Education ∪ Math ∪ Technology

Day: February 25, 2013 (page 1 of 1)

We need to rethink our anti-bullying efforts

I watched this video, and I was reminded of the primary reason I became a teacher. As a bullied youth, I wanted to try and help prevent this from happening to other children. I cannot see how I have been remotely successful in this goal.



I spend so much of my energy focusing on improving how my passion, mathematics, is taught, but not enough time thinking about and helping the kids who are my charges. I know that there are kids at my school who feel alone, and while they may not experience the intensity of the bullying that I did as a child, I’m sure their spirits are no less wounded than mine used to be.

Bullying is a complex problem. There are no simple solutions. That being said, children spend about 8 of their 16 waking hours involved in school in some fashion, and if at the end of this time they still feel isolated, alone, and broken, then we have failed utterly as an institution.

No one else has much time to influence their lives as we do. We need to make more of a difference.

Unfortunately we spend so much of our time and energy as an institution focusing on stuff which is almost trivial compared to some of the needs of our most vulnerable students. We know about Maslow’s hierarchy of needs, and while we cannot prove empirically that it has validity, we know from our experience that children cannot learn effectively unless they feel loved and love themselves.

  • Schools should feel like communities where everyone knows everone else by name. It should not be possible for children to pass through our hallways and classrooms without talking to a single soul during the day,
  • We should reframe the problem in the positive. Instead of "don’t be a bully" we should model and teach empathy and compassion,
  • We need to start modeling empathy and compassion within our wider communities. We will never end bullying in schools while we accept it in the world outside of school,
  • Compassion often develops from experience with the other. Instead of separating kids by age, we need to find ways to form connections between kids of different ages. This way younger children always have an older ally, even when they scared to talk to adults. We need inclusive classrooms, not just because it results in better outcomes for the children with special needs, but because it will help all of the children learn about their colleagues more deeply,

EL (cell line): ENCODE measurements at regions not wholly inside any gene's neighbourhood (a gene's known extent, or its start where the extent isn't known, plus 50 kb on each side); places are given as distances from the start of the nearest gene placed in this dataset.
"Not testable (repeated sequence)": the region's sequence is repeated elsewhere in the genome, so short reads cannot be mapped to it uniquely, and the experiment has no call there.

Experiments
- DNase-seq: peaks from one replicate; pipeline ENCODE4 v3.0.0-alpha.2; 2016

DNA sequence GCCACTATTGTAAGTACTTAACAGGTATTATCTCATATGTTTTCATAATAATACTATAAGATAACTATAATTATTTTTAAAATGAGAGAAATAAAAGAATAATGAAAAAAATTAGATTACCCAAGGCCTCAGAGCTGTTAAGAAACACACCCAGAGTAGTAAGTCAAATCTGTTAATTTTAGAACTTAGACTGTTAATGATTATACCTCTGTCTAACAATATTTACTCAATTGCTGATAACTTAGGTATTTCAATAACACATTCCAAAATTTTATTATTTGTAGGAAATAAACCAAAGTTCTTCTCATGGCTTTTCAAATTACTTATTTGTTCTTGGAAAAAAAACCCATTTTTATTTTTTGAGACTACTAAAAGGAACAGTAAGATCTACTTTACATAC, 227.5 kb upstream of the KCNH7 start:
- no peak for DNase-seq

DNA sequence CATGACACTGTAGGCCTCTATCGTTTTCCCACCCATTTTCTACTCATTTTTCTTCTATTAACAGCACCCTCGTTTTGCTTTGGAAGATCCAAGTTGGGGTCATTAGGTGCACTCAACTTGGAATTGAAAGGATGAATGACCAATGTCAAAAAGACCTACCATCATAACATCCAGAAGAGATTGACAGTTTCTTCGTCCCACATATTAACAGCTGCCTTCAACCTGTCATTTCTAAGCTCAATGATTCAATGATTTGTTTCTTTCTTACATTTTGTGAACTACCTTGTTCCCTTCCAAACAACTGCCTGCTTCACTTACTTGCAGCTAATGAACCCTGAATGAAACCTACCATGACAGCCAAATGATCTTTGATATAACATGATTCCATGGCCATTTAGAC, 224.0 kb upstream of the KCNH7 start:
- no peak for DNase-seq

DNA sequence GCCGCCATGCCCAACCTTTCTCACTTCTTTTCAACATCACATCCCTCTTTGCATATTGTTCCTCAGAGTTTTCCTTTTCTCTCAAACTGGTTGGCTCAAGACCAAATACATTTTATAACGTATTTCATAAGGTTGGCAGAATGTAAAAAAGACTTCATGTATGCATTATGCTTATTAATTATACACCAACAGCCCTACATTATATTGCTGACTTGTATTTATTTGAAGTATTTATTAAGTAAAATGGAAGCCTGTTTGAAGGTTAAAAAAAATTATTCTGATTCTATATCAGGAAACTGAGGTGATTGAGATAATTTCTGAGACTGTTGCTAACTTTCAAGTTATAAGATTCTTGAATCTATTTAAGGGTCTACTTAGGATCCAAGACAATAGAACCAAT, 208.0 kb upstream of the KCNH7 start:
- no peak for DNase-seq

• We need to treat social interactions as a skill to be learned. When kids interact poorly, it is an opportunity for learning, and when kids are struggling, we should scaffold the skills they need both to cope and to understand their peers. One of my biggest problems growing up was that I did not understand the motivations and actions of the people around me, and so I often reacted poorly to even the smallest bit of negative attention. My nickname was Spaz instead of Porkchop.


Thank you, Shane, for reminding me of why I became an educator in the first place.

How can we encourage more questions?

U-shaped curve

It is my experience that the more deeply I learn about a domain, the more questions I have. Similarly, when I know very little about something, I have lots of questions as well (although these are usually much different questions than the questions I have as I gain expertise). In the middle somewhere, the number of questions I have drops off as I mistakenly believe that I understand the domain better than I actually do.

Being able to ask questions about a domain is one of the ways one learns about it. So this diagram implies that a challenge in becoming an expert in a domain of knowledge is that eventually you know too much, and you run out of questions to ask, making learning more in that domain more challenging.

How can we encourage people to continue to ask questions as their expertise grows?